ABSTRACT: We investigate local electronic properties of cadmium telluride solar cells using electron beam induced current (EBIC) measurements with patterned contacts. EBIC measurements are performed with a spatial resolution as high as ≈20 nm both on the top surface and throughout the cross-section of the device, revealing a remarkable degree of electrical inhomogeneity near the p–n junction and enhanced carrier collection in the vicinity of grain boundaries (GB). Simulation results of low energy EBIC suggest that the band bending near a GB is downward, with a magnitude of at least 0.2 eV for the most effective current-collecting GBs. Furthermore, we demonstrate a new approach to investigate local open-circuit voltage by applying an external bias across electrical contact with a point electron-beam injection. The length scale of the nanocontacts is on the length scale of a single or a few grains, confining current path with highly localized photo-generated carriers.
    Solar Energy Materials and Solar Cells 08/2013; 117:499. · 5.03 Impact Factor
  • [Show abstract] [Hide abstract]
    ABSTRACT: The power conversion efficiency of commercial solar modules based on thin-film chalcogenide materials is well below the theoretical limits. To understand the underlying physical mechanisms limiting the efficiency, we investigate local photovoltaic properties isolating the difference between the grain bulk (0.5-2 mkm in size) and the grain boundary in CdTe absorber. Local current-voltage measurements are performed using nano-contacts in conjunction with local electron-hole pairs generation comparing multiple injection techniques. First, the carriers are excited using variable energy electron beam enabling measurements with a spatial resolution down to 20 nm. Second, we have developed a novel approach for high-resolution and high-throughput photocurrent imaging downconverting electron beam into a near-field optical source using a thin film (50 nm) of phosphors. The electron beam is fully absorbed in the phosphors layer, and the cathodoluminescence is used as a local photon source. Third, we generate carriers using a near-filed optical microscope varying the excitation wavelength. The results show that, in a well-optimized material, a large fraction of grain boundaries displays higher photocurrent as compared to grain bulk effectively serving as a three-dimensional distributed photocurrent collector.
    03/2013;
  • [Show abstract] [Hide abstract]
    ABSTRACT: We used the modulated photocurrent spectroscopy technique based on sinusoidal excitation of high-powered LEDs to investigate the dynamic response of charge carrier transport in thin film solar cells based on CdTe. The impact of light bias, voltage bias and the temperature over a broad excitation frequency bandwidth were studied. The observed features of the data, including a photocurrent phase-lead and a phase-lag over different regions of the frequency spectrum, were explored in the context of an equivalent circuit model. Comparisons between the model's predicted performance and the measured data suggest that charge carrier recombination at the cell's back metal/semiconductor contact is the main source of photocurrent loss in the cells that were investigated by our group.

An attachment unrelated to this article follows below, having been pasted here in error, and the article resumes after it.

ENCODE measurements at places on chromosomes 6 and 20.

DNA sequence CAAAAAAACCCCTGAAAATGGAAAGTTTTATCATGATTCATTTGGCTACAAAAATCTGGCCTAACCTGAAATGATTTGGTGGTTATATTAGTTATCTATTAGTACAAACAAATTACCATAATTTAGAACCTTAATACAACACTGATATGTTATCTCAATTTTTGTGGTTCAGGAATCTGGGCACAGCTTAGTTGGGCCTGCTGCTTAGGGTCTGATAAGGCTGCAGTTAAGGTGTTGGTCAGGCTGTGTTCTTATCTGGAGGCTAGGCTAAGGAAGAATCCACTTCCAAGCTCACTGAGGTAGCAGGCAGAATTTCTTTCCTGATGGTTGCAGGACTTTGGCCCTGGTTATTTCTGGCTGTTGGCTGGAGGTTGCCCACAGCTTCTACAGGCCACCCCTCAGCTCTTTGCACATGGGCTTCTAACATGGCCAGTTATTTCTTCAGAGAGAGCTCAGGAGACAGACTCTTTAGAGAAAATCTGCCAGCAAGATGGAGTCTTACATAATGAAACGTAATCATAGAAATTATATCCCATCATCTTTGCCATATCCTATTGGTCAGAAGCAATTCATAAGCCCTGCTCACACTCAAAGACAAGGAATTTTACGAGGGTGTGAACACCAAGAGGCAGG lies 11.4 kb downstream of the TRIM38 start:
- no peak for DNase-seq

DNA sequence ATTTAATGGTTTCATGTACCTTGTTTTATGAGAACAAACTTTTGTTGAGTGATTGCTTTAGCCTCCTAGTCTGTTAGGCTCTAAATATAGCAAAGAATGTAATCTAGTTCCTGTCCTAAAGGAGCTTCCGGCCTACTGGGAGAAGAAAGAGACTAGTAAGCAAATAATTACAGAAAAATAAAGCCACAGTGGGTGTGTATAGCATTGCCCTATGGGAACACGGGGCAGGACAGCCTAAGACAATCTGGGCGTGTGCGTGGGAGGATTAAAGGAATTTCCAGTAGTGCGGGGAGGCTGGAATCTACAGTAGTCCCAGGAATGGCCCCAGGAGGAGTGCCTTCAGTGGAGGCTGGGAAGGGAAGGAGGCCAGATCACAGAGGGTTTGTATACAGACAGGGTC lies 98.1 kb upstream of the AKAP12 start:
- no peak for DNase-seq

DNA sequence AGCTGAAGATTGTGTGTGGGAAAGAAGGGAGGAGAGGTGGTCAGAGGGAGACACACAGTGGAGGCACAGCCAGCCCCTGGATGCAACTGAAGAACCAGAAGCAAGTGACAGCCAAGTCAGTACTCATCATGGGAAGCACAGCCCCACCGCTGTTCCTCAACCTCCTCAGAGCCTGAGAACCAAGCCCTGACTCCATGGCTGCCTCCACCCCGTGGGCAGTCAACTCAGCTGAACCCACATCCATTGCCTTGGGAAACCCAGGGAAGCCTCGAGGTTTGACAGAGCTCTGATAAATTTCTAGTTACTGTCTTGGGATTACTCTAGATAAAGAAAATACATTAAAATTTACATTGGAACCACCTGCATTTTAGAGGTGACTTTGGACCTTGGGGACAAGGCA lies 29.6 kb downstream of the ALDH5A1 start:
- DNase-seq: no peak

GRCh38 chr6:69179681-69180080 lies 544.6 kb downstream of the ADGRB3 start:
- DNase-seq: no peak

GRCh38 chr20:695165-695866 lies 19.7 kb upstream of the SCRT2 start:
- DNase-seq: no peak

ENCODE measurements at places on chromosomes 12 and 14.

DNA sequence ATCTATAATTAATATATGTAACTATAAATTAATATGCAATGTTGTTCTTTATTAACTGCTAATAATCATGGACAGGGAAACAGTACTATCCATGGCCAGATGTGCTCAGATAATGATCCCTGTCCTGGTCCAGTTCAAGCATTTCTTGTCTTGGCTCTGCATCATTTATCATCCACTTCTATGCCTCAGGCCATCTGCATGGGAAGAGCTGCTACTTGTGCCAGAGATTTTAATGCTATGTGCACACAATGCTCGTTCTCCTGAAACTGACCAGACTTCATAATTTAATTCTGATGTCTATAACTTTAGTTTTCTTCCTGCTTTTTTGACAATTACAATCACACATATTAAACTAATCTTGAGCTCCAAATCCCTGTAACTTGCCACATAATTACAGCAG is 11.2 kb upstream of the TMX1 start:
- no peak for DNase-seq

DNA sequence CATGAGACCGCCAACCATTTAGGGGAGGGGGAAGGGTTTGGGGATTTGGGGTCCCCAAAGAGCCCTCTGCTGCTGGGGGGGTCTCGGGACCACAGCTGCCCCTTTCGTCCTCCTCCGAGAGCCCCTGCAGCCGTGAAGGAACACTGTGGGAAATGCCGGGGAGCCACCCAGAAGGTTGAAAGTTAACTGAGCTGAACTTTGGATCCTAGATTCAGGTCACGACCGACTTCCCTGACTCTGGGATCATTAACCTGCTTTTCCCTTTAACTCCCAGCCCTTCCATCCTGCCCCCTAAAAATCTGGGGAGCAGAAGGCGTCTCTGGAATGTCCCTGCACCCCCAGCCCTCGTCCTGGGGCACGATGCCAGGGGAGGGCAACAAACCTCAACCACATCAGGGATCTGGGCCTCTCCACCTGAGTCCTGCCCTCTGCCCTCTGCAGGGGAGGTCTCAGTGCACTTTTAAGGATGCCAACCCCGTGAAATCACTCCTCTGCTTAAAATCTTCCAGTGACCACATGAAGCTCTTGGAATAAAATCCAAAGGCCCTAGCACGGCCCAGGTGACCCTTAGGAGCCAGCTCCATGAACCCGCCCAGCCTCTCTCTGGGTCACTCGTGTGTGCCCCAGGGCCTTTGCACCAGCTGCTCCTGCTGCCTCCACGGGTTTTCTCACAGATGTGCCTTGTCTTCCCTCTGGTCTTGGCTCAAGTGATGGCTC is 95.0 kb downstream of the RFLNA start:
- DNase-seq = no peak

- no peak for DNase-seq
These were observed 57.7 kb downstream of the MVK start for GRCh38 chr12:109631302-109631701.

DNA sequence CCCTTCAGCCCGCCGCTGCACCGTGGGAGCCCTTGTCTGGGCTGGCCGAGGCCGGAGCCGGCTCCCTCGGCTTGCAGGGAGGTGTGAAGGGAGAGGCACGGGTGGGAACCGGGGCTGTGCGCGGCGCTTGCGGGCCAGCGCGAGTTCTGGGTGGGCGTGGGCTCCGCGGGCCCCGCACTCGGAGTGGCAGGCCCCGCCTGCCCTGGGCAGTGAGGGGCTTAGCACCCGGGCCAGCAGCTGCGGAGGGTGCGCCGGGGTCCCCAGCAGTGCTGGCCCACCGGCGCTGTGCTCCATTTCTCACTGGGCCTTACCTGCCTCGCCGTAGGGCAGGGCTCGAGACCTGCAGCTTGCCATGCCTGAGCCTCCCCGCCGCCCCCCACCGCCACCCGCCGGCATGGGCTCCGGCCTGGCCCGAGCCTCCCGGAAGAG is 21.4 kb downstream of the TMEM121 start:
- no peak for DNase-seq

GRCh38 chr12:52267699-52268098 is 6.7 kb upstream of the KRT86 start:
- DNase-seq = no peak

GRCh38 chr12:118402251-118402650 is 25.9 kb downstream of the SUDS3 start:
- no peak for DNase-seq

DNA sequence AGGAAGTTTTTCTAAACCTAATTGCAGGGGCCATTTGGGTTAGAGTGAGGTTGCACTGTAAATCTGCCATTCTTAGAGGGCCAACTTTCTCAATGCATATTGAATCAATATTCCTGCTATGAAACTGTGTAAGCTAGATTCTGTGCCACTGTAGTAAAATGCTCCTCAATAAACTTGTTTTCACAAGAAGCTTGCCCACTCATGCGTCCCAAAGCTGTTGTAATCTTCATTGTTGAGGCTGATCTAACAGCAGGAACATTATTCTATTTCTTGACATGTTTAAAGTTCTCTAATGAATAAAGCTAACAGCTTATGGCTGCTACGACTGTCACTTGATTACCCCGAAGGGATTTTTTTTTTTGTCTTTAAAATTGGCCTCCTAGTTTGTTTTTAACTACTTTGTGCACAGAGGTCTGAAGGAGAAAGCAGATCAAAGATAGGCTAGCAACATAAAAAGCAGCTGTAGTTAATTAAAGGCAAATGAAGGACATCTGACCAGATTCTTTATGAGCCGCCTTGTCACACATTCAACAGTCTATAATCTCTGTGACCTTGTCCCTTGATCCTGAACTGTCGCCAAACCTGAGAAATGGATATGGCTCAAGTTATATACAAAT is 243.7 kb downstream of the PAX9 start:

03/2013;
  • Source
    [Show abstract] [Hide abstract]
    ABSTRACT: We report a fast, versatile photocurrent imaging technique to visualize the local photo response of solar energy devices and optoelectronics using near-field cathodoluminescence (CL) from a homogeneous quantum dot layer. This approach is quantitatively compared with direct measurements of high-resolution Electron Beam Induced Current (EBIC) using a thin film solar cell (n-CdS / p-CdTe). Qualitatively, the observed image contrast is similar, showing strong enhancement of the carrier collection efficiency at the p-n junction and near the grain boundaries. The spatial resolution of the new technique, termed Q-EBIC (EBIC using quantum dots), is determined by the absorption depth of photons. The results demonstrate a new method for high-resolution, sub-wavelength photocurrent imaging measurement relevant for a wide range of applications.
    AIP Advances. 01/2013; 3.
  • Source
    [Show abstract] [Hide abstract]
    ABSTRACT: In graphene, as in most metals, electron-electron interactions renormalize the properties of electrons but leave them behaving like noninteracting quasiparticles. Many measurements probe the renormalized properties of electrons right at the Fermi energy. Uniquely for graphene, the accessibility of the electrons at the surface offers the opportunity to use scanned probe techniques to examine the effect of interactions at energies away from the Fermi energy, over a broad range of densities, and on a local scale. Using scanning tunneling spectroscopy, we show that electron interactions leave the graphene energy dispersion linear as a function of excitation energy for energies within �200 meV of the Fermi energy. However, the measured dispersion velocity depends on density and increases strongly as the density approaches zero near the charge neutrality point, revealing a squeezing of the Dirac cone due to interactions.
    Physical Review Letters 09/2012; 109:116802. · 7.73 Impact Factor
  • Source
    [Show abstract] [Hide abstract]
    ABSTRACT: We determined the electromechanical properties of a suspended graphene layer by scanning tunneling microscopy (STM) and scanning tunneling spectroscopy (STS) measurements, as well as computational simulations of the graphene-membrane mechanics and morphology. A graphene membrane was continuously deformed by controlling the competing interactions with a STM probe tip and the electric field from a back-gate electrode. The probe tip-induced deformation created a localized strain field in the graphene lattice. STS measurements on the deformed suspended graphene display an electronic spectrum completely different from that of graphene supported by a substrate. The spectrum indicates the formation of a spatially confined quantum dot, in agreement with recent predictions of confinement by strain-induced pseudomagnetic fields.
    Science 06/2012; 336(6088):1557-61. · 31.20 Impact Factor
  • Source
    [Show abstract] [Hide abstract]